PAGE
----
10 Things You Didn’t Know About ‘M*A*S*H’

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On September 17, 1972 CBS launched M*A*S*H, but absolutely no one could predict the success that it was going to become! Following its 1972 premiere, the series went on for 11 incredible seasons before coming to an end in February 1983, and in those 11 years had created a passionate and loyal group of viewers and fans, who helped to carry the show on for three times longer than the Korean War that the series was depicting. There was MASH the book and MASH the movie, but here are 10 things you never knew about the iconic M*A*S*H television series:

10. Comedy?

Although M*A*S*H was described as a comedy, fans quickly learned that there were as many sobering moments as there were silly moments; however, much of the comedy on the show was definitely “dark.” Due to this difference when compared to most of CBS’ other sitcoms, there was a dispute over whether a laugh track should be used or not. While CBS wanted one, the producers didn’t agree, and a compromise was made where a laugh track was used except for scenes in the operating tent. As the seasons went on, and there was push back from the audience, the laughing became quieter and quieter. Meanwhile the BBC thought the laugh track was completely inappropriate and omitted it all together in U.K. broadcasts.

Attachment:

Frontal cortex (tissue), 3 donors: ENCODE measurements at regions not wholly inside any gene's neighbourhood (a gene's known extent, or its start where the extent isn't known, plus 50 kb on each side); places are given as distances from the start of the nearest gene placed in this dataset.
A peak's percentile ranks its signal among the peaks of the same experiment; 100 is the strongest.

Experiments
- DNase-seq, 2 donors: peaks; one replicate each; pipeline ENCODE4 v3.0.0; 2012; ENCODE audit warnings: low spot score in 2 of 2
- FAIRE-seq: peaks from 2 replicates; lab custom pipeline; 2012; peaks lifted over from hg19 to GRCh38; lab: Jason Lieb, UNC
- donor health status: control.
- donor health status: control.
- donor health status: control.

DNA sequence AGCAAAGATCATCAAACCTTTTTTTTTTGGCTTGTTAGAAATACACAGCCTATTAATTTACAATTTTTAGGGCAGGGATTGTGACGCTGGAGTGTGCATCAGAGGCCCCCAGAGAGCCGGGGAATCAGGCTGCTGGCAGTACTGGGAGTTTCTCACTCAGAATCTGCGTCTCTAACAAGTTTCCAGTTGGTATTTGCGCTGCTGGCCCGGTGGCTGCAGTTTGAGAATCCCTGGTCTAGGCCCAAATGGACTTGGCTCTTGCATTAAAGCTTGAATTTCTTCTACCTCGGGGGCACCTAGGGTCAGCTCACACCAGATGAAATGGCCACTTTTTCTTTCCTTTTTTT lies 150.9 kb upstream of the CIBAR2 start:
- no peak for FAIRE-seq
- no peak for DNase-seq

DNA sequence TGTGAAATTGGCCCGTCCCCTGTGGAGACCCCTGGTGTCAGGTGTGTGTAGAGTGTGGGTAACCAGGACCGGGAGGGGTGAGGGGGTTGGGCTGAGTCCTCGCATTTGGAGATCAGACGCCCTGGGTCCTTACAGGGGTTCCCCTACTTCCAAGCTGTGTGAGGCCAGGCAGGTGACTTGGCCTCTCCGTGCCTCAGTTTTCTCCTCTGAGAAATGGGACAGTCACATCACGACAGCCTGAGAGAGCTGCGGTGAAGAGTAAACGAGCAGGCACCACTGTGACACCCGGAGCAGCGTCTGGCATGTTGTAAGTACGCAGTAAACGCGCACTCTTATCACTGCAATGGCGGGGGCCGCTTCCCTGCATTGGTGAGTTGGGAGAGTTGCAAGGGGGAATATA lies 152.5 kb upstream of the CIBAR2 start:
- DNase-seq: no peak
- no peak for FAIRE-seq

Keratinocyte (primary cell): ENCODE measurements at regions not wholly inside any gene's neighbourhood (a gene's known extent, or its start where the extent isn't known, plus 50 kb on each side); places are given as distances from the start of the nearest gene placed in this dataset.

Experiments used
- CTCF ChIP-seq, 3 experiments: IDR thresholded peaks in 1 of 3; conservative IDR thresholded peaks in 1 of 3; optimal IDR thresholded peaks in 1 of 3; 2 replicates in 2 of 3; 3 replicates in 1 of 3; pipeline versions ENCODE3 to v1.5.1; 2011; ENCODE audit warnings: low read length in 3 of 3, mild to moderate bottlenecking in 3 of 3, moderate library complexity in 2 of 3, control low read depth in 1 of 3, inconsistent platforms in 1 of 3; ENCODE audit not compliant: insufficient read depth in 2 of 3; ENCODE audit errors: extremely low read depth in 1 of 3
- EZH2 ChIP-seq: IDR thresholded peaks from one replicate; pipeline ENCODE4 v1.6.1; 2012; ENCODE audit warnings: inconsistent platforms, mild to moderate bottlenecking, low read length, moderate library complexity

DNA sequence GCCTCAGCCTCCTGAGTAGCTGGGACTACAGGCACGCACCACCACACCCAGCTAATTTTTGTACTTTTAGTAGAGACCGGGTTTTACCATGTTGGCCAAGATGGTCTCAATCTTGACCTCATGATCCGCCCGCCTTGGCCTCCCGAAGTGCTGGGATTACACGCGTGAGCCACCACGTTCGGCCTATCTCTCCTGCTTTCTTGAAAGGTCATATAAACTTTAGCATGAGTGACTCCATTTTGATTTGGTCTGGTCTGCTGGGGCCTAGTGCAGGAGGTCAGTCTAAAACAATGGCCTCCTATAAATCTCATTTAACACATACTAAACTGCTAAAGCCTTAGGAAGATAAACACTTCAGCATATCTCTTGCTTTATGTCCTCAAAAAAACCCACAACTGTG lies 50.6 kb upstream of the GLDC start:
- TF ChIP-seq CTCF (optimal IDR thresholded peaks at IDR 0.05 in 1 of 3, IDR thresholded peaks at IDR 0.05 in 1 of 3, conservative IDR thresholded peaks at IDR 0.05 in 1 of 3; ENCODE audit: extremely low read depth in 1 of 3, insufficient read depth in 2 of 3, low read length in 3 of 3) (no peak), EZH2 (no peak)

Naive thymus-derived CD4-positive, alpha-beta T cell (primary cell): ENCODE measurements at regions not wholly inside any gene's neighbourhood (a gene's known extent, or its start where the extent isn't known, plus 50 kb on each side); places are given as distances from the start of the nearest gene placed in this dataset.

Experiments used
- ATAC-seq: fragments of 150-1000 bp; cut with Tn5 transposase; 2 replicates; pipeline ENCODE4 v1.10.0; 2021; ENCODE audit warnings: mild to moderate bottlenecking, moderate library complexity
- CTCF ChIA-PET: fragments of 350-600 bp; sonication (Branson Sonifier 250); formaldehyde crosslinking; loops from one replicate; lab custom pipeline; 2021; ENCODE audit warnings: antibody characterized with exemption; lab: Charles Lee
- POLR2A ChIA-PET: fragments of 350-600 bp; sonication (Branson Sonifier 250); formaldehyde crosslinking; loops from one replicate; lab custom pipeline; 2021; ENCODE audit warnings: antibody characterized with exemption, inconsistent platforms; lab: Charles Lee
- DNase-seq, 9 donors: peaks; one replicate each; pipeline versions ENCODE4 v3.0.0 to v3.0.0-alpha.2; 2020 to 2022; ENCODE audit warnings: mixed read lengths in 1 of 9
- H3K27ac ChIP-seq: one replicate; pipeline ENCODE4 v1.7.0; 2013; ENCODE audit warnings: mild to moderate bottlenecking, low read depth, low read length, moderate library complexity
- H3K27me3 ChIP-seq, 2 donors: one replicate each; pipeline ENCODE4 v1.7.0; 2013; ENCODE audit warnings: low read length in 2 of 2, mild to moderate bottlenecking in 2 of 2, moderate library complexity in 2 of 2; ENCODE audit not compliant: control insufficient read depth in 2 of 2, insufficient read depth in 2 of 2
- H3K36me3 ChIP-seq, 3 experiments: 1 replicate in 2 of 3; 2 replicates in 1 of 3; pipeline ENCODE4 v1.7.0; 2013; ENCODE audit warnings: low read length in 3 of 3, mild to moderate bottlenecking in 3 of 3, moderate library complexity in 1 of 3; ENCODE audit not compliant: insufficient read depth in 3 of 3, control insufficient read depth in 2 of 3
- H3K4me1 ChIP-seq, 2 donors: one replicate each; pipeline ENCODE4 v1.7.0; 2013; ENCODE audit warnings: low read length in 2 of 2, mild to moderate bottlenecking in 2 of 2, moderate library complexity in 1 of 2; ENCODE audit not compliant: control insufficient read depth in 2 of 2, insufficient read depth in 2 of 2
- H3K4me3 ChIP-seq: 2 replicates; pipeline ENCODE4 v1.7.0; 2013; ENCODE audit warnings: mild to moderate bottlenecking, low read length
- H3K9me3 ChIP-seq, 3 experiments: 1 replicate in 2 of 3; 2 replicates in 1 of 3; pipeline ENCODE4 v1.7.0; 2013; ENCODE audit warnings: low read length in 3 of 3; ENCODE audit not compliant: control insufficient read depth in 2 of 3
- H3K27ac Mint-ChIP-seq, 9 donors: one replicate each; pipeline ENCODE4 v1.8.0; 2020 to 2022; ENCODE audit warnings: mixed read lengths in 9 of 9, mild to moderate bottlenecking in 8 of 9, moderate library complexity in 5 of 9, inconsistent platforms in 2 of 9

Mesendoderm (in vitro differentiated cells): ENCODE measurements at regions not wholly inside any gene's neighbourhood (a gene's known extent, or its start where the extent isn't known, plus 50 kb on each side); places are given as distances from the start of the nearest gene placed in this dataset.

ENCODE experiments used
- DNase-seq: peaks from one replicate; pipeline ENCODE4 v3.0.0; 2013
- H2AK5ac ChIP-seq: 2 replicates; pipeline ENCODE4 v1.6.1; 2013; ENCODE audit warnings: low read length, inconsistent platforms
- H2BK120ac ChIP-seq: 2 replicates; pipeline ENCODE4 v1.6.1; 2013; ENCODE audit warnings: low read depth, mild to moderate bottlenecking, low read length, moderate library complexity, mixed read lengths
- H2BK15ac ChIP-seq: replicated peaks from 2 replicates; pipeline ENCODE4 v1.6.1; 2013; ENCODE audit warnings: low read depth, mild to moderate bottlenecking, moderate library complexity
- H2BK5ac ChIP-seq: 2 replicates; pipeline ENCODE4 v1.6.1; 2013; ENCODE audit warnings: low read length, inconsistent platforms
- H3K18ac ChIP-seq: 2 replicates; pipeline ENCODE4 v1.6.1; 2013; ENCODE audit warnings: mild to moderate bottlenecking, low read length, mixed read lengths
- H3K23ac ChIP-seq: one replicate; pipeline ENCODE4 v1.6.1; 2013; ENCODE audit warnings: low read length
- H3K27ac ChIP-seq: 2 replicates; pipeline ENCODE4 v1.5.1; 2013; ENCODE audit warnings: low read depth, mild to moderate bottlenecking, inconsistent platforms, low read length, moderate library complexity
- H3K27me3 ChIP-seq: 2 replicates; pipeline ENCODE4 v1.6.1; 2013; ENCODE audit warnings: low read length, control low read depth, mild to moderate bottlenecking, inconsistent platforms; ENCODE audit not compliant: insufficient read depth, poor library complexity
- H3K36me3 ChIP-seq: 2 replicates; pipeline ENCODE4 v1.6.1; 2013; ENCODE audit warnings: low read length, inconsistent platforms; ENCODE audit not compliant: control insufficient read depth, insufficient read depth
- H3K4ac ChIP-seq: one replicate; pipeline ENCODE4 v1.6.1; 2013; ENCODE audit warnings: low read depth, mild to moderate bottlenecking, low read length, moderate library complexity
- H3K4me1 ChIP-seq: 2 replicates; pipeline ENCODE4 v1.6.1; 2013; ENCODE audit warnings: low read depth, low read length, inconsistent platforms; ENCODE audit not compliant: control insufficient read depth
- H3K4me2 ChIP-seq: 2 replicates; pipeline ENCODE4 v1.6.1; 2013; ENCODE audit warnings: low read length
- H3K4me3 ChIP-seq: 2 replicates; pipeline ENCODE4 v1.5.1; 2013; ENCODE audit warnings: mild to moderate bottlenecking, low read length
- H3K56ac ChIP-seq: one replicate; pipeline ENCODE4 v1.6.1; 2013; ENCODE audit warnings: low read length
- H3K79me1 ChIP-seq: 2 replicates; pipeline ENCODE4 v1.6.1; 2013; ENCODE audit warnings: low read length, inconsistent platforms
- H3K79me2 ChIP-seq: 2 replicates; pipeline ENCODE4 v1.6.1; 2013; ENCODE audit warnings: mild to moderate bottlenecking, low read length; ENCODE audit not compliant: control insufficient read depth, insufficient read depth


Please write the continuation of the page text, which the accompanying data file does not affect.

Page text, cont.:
(c) 20th Century Fox Film Corp. All rights reserved. Courtesy: Everett Collection


9. Sneakers on Set

As members of the 4077th Mobile Army Surgical Hospital, the crew always donned uniforms — from what fans could see. Although it might have looked like everyone was decked out in Army attire, they actually hardly ever wore their Army boots. The boots became problematic for filming because of how much noise they made on the sound stage and how uncomfortable they were to wear. For those reasons most scenes were shot from the waist up and then the boots were only worn when full body-shot scenes were required and, in reality, most of the time the cast were just wearing sneakers.

(c) 20th Century Fox Film Corp. All rights reserved.
Courtesy: Everett Collection